Whenever I find myself drained, all I need to do is take a look at where I’ve been spending my time. Sure enough, it’s always from spending too much time in my weaknesses and not enough time in my strengths. That’s the interesting lesson too … I can spend more time in my weaknesses, as long as I’m spending enough time in my strengths.
By strengths, I’m not talking about the skills I’ve learned. I’m talking about my natural strengths – the ones that I can count on no matter what. I didn’t find my strengths over night and it’s a continuous process of gaining clarity and precision. The key here is knowing the language. When you know what to look for, it’s easier to find your own strengths, label them, and use them to your advantage.
34 Key Strengths Marcus Buckingham and Donald O. Clifton, Ph.D. identified 34 key signature themes of strength. I have a brief description of each strength in my post, Finding Your Strengths. Here are the 34 signature themes:
24 Signature Strengths Martin Seligman named a set of 24 Signature Strengths. You can find out more about Martin Seligman’s work at the Authentic Happiness Center. Here are Seligman’s 24 Signature Strengths:
How To Use These Strength Vocabularies One way to use these is to take their tests and find out what they say about you. I do like the fact that they have framed and named the strengths which makes it easy to explore, test, and evaluate. Personally, I’ve found more value by simply exploring the labels and using them as lenses. I’ve been rationalizing them against the Myers-Briggs Type Indicator (MBTI) as well as my own frames for strengths, looking for underlying patterns and practices.
At the end of the day, the most important thing for me has been finding where I get energy from, and finding what takes it away. This leads me to a personalized strengths frame that I can use as a lens for investing in my portfolio of strengths … and this is the key to exponential results.
I like competitive studies. I'm usually more interested in the methodology than the outcome. The methodology acts as a blueprint for what's important in a particular problem space.
One of my favorite studies was the original @Stake study comparing .NET 1.1 vs. IBM's WebSphere security, not just because our body of guidance made a direct and substantial difference in the outcome, but because @Stake used a comprehensive set categories and an evaluation criteria matrix that demonstrated a lot of depth.
Because the information from the original report can be difficult to find and distill, I'm summarizing it below:
Overview of ReportIn June 2003, @Stake, Inc., an independent security consulting firm, released results of a Microsoft-commissioned study that found Microsoft's .Net platform to be superior to IBM's WebSphere for secure application development and deployment. @stake performed an extensive analysis comparing security in the .NET Framework 1.1, running on Windows Server 2003, to IBM WebSphere 5.0, running on both Red Hat Linux Advanced Server 2.1 and a leading commercial distribution of Unix..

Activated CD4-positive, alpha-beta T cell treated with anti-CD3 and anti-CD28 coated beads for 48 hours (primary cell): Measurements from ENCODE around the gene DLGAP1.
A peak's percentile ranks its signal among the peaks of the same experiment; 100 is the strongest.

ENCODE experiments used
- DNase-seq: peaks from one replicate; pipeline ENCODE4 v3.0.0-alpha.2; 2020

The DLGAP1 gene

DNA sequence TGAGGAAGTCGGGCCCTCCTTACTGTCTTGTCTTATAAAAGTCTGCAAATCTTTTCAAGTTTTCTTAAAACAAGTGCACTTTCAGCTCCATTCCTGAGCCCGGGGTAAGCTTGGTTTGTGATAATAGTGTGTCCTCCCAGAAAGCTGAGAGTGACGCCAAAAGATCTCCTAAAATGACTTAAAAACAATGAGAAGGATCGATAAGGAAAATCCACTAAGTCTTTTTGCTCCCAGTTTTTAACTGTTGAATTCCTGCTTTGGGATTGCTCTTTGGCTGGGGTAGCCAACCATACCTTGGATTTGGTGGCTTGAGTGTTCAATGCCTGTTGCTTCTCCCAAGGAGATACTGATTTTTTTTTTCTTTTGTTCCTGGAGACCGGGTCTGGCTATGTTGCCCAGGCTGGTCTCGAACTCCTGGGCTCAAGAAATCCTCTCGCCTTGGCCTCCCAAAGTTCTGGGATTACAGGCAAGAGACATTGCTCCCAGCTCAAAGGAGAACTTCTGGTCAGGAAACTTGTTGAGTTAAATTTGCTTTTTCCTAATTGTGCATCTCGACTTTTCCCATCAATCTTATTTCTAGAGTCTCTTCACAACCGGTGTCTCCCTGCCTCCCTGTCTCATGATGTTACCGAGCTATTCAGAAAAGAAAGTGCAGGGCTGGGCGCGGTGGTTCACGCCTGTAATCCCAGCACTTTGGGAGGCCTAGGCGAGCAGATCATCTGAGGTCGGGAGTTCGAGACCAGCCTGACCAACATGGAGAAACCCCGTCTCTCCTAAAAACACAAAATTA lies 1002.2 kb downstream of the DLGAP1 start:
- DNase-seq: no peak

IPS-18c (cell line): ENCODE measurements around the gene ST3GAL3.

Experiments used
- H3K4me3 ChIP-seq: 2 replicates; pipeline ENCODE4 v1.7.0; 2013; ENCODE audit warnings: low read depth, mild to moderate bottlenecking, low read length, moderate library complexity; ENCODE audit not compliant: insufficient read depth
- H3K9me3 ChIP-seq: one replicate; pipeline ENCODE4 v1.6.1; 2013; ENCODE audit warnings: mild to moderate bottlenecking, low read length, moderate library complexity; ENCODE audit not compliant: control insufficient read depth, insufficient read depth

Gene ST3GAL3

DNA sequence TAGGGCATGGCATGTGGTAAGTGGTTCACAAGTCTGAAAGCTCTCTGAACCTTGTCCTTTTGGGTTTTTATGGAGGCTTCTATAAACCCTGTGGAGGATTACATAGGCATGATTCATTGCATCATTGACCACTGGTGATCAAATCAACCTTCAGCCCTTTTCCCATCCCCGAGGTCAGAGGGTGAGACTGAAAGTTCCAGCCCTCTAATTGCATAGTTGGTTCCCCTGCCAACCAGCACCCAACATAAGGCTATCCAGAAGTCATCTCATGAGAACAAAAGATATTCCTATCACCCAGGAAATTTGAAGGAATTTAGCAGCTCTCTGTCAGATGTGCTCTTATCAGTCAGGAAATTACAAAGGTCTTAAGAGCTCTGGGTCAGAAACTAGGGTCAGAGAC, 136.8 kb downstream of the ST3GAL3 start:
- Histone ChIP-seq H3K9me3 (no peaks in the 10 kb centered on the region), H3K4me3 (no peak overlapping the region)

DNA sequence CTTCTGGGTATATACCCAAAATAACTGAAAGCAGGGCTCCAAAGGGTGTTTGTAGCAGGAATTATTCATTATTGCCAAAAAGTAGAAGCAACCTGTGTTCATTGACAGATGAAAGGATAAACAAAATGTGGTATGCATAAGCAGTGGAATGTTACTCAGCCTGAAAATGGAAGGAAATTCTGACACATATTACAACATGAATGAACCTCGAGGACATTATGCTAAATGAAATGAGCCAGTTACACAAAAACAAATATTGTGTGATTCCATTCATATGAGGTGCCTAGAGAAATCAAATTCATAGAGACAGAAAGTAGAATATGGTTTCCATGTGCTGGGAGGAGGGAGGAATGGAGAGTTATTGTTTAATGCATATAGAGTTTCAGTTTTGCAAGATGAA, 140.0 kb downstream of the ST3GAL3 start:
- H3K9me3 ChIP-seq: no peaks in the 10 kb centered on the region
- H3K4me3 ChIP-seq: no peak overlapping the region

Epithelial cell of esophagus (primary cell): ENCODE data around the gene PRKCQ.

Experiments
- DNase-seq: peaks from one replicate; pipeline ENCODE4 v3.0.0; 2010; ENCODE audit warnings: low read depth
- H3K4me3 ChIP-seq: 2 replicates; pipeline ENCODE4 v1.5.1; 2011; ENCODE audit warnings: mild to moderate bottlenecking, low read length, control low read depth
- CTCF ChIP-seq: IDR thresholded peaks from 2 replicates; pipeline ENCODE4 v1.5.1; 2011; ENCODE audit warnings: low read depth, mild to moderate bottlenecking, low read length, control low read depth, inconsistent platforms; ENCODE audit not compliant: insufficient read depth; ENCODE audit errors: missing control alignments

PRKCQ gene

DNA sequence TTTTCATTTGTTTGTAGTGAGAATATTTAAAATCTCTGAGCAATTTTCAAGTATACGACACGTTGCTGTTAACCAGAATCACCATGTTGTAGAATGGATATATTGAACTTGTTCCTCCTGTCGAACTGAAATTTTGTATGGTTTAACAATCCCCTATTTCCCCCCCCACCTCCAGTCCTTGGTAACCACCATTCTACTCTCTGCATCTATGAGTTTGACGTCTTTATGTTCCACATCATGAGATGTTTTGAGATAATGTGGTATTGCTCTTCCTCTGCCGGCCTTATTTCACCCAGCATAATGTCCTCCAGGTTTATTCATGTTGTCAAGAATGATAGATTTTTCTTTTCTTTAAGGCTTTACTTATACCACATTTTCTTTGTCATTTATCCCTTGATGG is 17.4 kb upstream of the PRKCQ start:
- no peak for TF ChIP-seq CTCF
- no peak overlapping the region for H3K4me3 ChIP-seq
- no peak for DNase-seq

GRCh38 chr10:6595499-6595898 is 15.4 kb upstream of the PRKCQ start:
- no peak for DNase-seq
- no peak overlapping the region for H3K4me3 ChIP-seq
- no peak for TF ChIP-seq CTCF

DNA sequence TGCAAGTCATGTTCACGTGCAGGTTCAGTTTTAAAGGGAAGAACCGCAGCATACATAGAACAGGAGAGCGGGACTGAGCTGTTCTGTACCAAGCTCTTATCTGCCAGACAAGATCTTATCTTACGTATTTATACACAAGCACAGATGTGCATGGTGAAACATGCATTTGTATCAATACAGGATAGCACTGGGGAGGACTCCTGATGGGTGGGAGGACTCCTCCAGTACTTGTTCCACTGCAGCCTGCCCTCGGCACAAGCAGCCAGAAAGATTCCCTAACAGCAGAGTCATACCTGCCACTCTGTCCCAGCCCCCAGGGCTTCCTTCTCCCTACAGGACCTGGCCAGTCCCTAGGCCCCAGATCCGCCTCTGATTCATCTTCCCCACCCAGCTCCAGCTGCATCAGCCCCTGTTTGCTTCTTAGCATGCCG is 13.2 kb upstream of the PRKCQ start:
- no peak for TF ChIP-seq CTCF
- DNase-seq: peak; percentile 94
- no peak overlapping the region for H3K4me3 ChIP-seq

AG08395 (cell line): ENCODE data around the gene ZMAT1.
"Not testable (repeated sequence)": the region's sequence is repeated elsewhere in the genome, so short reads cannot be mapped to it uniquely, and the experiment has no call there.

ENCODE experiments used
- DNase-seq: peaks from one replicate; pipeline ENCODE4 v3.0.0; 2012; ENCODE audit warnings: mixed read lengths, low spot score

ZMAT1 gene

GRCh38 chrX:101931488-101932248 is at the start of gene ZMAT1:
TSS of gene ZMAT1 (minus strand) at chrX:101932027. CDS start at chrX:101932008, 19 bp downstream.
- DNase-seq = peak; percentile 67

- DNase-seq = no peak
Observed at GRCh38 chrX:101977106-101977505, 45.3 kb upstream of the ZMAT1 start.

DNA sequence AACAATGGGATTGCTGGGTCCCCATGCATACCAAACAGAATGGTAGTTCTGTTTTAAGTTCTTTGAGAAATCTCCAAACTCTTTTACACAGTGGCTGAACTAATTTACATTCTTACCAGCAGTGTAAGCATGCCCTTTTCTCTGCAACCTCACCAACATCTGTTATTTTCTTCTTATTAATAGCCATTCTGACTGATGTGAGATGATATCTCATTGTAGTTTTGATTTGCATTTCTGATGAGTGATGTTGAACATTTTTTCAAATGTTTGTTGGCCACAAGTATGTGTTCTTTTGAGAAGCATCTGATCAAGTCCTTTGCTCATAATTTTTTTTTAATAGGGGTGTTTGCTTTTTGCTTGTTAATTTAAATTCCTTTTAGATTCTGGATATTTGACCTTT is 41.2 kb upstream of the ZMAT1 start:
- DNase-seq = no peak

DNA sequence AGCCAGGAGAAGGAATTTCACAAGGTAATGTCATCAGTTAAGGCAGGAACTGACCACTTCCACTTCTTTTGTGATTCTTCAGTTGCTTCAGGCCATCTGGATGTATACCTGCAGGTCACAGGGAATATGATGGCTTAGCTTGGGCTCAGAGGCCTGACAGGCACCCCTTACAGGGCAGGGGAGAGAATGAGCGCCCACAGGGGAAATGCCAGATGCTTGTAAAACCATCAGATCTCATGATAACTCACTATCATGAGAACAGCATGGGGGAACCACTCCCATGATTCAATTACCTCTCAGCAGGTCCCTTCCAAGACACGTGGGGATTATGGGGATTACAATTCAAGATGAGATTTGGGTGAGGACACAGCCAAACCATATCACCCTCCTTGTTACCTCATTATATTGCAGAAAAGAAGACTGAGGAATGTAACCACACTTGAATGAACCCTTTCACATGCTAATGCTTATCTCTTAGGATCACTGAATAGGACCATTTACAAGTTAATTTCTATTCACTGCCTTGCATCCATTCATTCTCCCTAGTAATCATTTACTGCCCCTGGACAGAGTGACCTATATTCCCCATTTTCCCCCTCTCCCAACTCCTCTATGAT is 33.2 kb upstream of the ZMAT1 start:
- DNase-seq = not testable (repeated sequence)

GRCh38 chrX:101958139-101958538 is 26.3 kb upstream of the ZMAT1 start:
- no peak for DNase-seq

FindingsOverall, @stake found that:
Approach@stake evaluated the level of effort required for developers and system administrators to create and deploy solutions that implement security best practices, and to reduce or eliminate most common attack surfaces.
Ratings for the Evaluation Criteria
Scorecard CategoriesThe scorecard was organized by application, Web server and platform categories. Each category was divided into smaller categories to test the evaluation criteria (best practice compliance, implementation complexity, quality of documentation, developer competence, and time to implement).
Application Server Categories
Host and Operating System Categories
Web Server Categories
More InformationFor more information on the original @stake report, see the eWeek.com article, .Net, WebSphere Security Tested.
In my 30 Day Improvement Sprints post, a reader asked, what tips do I have to make 30 days sprints more effective. Here's my short list
Few problems withstand sustained focus. There's a bit of captive genius in everyone that just needs to be uncorked. 30 days of focused improvement seems to be a great way to pop the cork. I'm finding improvement sprints refreshing because I now have a schedule for exploration. I can rotate through more interests. Most importantly, rather than tackle everything all at once, I just wait for my next 30 day focus. It's easier to put something aside for the moment, if I know I'll have a chance to immerse myself in it in the future. If I enjoyed something so much and I want to continue, I just do another 30 days.
Hope that helps!
You can now find our patterns & practices Team Development with Visual Studio Team Foundation Server guide on MSDN in HTML. It's the same guidance we hosted on CodePlex. CodePlex was our channel for agile release. Once we baked the guidance, we ported to MSDN. For some customers, MSDN is a trusted source, so being on MSDN is important. Additionally, MSDN provides some additional hooks and channels.
Contents At a GlanceHere's the guide at a glance
DownloadYou can download the Team Development with Visual Studio Team Foundation Server Guide from CodePlex.
Guidance Explorer ScenarioIf you want to tailor the guidance for your scenario, you can download Guidance Explorer from CodePlex. Using Guidance Explorer, you can create custom views by dragging and dropping the relevant guidance and then tailoring it as you see fit. You can then save your view or an item to Word or HTML.